Make no mistakes, some shipping names are very simple, like Acetone and Arsenal. We use acetone on some of our Pipeline projects. Others are more detailed, like the shipping name for Wet Batteries.
It is okay to change the word order as long as it still makes sense, like Compressed Air instead of Air, Compressed. Please note that shipping names that have special provision 16 beside them in the TDG list need extra information – the technical name of the main ingredient, in bracket.
The UN, or United Nations, numbers are used around the world to identify dangerous goods that are transported by road, rail, ship or air. Gasoline, for example, is always UN 1203, even when it’s called benzene in Germany or gasoline in Mexico.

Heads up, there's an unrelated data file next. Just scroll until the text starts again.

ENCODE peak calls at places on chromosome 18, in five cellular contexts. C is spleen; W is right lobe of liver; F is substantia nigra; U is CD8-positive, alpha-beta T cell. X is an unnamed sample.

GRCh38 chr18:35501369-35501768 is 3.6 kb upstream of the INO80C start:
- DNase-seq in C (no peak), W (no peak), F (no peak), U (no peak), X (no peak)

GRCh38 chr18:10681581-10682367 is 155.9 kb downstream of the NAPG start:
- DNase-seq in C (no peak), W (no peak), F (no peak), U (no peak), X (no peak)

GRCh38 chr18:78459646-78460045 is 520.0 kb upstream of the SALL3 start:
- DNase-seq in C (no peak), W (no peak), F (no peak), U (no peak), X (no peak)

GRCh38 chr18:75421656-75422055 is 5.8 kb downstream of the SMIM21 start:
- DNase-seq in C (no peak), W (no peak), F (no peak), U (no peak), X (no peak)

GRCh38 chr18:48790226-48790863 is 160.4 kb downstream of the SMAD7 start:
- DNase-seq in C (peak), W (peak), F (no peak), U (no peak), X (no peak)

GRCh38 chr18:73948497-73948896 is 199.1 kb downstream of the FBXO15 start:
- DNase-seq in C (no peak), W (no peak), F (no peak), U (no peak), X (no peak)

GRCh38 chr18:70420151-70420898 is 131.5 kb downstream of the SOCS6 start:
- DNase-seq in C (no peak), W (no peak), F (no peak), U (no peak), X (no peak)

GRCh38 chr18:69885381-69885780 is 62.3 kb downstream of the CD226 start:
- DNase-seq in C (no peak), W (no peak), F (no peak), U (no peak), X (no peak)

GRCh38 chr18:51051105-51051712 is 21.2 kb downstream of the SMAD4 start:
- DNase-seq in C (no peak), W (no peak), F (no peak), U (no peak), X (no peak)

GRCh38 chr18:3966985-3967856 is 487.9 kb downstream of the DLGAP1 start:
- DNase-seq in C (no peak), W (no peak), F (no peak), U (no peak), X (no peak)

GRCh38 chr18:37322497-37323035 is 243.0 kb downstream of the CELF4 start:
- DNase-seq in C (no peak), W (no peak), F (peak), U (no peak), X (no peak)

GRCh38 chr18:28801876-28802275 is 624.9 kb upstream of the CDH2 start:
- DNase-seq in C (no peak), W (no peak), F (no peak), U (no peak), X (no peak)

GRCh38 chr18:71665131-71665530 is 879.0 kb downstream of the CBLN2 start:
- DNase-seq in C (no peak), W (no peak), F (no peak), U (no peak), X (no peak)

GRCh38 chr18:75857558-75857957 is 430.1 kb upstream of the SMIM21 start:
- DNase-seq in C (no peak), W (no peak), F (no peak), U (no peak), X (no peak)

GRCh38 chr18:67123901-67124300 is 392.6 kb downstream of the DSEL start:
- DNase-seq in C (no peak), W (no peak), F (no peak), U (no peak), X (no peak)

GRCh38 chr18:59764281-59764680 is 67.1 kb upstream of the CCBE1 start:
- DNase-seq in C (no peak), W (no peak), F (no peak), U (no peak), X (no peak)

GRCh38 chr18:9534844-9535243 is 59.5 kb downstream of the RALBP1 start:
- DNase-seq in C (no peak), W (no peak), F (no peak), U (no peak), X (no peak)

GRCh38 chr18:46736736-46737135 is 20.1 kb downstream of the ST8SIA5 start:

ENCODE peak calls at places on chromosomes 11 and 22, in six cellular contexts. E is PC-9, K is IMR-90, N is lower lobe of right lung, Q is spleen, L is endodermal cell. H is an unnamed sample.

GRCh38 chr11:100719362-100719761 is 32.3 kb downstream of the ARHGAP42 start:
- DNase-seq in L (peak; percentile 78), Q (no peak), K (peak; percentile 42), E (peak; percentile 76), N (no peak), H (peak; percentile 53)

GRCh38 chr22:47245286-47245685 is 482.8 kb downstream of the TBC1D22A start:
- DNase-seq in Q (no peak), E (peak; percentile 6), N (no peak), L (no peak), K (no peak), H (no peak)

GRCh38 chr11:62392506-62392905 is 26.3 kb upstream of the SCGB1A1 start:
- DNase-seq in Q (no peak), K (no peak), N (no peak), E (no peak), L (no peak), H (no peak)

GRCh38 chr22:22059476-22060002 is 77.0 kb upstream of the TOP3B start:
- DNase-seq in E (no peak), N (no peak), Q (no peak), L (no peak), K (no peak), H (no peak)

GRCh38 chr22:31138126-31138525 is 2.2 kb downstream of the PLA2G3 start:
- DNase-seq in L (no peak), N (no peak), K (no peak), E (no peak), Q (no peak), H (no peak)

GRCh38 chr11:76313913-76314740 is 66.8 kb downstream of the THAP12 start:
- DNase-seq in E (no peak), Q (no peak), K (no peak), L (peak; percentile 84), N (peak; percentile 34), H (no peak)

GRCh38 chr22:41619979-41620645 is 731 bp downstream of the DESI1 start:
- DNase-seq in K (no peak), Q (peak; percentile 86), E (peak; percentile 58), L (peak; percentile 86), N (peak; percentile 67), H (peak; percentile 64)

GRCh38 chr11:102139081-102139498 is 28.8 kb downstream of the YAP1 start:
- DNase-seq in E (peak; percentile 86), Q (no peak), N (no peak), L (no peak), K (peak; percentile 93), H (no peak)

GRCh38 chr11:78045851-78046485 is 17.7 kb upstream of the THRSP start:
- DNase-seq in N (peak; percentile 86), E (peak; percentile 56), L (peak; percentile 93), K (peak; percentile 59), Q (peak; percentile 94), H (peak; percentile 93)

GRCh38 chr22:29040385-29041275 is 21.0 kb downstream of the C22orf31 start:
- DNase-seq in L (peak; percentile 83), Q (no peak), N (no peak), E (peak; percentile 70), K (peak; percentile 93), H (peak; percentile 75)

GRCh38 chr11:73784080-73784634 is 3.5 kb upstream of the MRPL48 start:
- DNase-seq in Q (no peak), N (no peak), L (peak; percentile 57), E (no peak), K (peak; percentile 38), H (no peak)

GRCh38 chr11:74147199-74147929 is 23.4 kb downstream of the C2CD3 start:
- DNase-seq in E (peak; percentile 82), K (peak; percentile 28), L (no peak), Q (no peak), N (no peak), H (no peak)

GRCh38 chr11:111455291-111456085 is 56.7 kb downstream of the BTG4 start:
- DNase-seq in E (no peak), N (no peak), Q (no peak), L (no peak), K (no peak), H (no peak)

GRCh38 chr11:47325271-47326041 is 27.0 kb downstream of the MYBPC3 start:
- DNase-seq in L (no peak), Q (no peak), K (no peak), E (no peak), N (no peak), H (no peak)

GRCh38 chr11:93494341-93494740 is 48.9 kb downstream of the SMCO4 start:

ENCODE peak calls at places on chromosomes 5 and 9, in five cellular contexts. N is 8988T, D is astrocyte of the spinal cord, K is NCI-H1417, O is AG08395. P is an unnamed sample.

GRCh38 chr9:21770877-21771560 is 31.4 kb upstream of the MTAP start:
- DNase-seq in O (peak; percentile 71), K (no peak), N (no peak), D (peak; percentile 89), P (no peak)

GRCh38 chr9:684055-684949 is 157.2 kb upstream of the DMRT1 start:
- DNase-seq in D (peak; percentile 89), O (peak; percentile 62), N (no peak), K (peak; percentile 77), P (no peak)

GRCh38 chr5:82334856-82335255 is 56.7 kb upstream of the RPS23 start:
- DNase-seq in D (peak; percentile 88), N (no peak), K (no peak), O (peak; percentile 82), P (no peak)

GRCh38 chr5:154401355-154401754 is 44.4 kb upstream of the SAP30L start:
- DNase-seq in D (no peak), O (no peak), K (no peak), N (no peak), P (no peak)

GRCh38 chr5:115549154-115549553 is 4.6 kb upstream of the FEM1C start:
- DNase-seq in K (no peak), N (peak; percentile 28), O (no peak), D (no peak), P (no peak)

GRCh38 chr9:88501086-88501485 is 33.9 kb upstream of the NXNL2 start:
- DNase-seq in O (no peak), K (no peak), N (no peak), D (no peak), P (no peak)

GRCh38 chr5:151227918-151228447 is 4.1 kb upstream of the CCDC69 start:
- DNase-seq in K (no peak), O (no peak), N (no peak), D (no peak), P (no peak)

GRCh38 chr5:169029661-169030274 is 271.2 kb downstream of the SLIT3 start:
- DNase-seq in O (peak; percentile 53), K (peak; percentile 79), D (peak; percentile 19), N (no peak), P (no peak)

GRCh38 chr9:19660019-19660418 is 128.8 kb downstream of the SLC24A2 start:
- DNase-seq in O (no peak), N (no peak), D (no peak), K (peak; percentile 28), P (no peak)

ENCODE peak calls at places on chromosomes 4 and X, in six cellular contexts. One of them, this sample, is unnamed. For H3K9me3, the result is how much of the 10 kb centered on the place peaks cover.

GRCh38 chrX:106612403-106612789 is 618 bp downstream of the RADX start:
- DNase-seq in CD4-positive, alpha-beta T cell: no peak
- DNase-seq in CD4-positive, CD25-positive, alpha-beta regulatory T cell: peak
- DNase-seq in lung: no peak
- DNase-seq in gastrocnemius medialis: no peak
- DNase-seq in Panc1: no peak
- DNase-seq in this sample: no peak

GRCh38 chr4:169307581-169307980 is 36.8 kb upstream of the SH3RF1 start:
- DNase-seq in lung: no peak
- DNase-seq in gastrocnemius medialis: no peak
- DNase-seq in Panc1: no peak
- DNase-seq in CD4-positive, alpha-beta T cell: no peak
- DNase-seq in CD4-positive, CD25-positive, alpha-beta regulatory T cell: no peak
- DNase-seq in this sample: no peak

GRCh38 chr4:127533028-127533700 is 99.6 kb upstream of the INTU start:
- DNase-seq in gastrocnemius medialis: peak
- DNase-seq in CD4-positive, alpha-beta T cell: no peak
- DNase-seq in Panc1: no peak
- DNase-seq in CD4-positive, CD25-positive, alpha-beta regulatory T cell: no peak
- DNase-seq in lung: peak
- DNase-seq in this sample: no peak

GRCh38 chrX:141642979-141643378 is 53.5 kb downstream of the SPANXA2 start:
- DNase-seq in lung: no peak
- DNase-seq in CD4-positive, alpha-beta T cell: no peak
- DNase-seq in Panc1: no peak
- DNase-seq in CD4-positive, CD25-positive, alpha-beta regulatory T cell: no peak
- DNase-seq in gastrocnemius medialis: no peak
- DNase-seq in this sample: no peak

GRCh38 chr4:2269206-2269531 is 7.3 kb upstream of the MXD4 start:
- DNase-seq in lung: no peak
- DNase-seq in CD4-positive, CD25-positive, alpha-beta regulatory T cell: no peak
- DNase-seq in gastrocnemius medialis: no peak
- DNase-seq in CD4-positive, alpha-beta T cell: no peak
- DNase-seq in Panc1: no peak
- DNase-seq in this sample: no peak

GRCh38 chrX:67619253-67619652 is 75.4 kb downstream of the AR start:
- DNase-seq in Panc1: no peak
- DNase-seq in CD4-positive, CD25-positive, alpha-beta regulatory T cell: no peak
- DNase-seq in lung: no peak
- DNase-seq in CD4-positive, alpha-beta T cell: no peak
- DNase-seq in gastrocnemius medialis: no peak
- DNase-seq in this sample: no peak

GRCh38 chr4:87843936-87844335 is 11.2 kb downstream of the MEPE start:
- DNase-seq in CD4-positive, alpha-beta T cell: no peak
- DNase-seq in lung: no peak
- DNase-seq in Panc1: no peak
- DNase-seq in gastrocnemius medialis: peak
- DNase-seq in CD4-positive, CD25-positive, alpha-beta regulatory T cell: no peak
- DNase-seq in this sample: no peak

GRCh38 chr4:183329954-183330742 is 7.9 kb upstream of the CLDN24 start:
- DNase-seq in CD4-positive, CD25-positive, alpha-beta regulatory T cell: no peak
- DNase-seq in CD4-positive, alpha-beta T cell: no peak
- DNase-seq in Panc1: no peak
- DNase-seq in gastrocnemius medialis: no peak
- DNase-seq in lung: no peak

In our Safety Flashes so far, we’ve looked at the first five columns of the dangerous goods list – the shipping names, UN numbers, classes, packing groups and even the special provisions that sometimes add restrictions or exemptions.
Be sure to check your TDG column before transportation to familiarize yourself with required maximum quantities either in kilograms or litres that can be transported under the special rules for Excepted Quantities.
An orange label or placard always means the product is designed to explode, like dynamite or fireworks. For the most hazardous types of explosives, the bursting bomb symbol is used. For explosives that have less risk, the label or placard only shows the class and division number.
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